Engineering Headlines

DLR engineers breed salad and tomatoes in the high-rise building

Vertical Farming

Salads grow in the fifth floor, tomatoes in the second. Cucumbers and herbs thrive on the third floor: engineers from the German Aerospace Center are presenting the arable farming of the future.

Fields in high-rise buildings provide city dwellers with fresh vegetables. And astronauts on Mars.

In the latest Hollywood science fiction “The Marsian” by Ridley Scott, you can watch the hero Mark Watney, stranded on Mars, grow potatoes in his missionary station to survive on the red planet until rescue.

In fact, engineers at the German Aerospace Center (DLR) are researching specific solar modules for planetary habitats on the Moon and Mars in the Eden research group.

These modules will then produce the food for the astronauts during future long-term missions.

630,000 kg of salad per year

But these modules can also be useful on Earth.

Together with its international partners, DLR has developed 30 m high buildings for indoor areas where vegetables are to be cultivated.

Each of these buildings with a floor area of ​​35 x 74 m has five floors, each 6 m high.

Four are intended for cultivation, the lowest for offices, cooling rooms and logistics. Every year, 630,000 kg of lettuce or 95,000 kg of tomatoes could be grown per floor, DLR engineers have calculated.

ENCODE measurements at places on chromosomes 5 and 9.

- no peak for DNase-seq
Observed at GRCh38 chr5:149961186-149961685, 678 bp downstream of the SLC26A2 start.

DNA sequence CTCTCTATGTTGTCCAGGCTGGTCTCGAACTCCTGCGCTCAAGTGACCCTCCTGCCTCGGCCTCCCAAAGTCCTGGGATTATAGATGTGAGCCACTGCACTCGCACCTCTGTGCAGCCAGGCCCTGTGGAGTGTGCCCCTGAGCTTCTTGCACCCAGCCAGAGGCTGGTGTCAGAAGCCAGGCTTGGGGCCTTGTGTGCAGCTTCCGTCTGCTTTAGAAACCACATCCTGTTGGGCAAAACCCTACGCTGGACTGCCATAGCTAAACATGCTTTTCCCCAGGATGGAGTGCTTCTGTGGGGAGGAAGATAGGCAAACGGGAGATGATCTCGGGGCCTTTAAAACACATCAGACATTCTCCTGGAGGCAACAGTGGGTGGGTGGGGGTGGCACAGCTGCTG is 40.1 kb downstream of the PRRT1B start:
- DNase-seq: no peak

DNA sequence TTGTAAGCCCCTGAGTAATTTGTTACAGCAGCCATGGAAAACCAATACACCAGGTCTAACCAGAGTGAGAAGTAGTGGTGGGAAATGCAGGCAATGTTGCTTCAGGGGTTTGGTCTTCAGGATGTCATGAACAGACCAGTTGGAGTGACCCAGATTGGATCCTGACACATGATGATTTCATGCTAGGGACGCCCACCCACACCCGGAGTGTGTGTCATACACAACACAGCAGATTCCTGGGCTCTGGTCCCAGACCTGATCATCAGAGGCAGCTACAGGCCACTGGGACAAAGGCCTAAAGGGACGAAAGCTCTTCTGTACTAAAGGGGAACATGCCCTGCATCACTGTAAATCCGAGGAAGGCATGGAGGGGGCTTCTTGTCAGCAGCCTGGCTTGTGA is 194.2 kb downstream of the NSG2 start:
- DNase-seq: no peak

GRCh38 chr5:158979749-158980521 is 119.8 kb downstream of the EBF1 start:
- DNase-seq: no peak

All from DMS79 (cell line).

In our production plant, we would grow the plants under precisely controlled and optimal conditions, “says Conrad Zeidler from the DLR Institute of Astronautics.

“Our salad or tomato does not differ in taste from the food you buy today in supermarkets.”

Cultivation without pests and pesticides

The plants grow in a mixture of water and nutrientes , soil is not necessary. The entire system is hermetically sealed, so that pests and weeds have no chance of penetrating.

Consequently, herbicides and pesticides are superfluous. Even organic farmers can hardly do this.

The plants grow on several floors one above the other. Light emitting diodes supply them with exactly the amount of light they need.

The water in which they are growing is circulated and repeatedly recycled.

The necessary technology and the tanks are located in the core of the building, as are the elevators that bring the harvest to the logistics center on the ground floor.

Installation method also for dry areas

In the Bremen Eden laboratory, engineers and agrarex experts are already testing automated plant cultivation.

Laboratories of this type are supposed to ensure that the crew has enough food to eat on long-term space missions, such as flights to Mars.

Vertical farming, as DLR calls the inner-city anchoring method, is a special form.

DLR engineers can also imagine building such farms in dry areas. Since only a small amount of water is lost, that is, what the plants store, the supply is easier to realize than irrigation, which requires a lot of water.

Floating greenhouses for Singapore the architecture office Forward Thinking Architecture follows a similar concept.

It wants to build floating high-rise buildings in Singapore, because the small country has hardly arable land.

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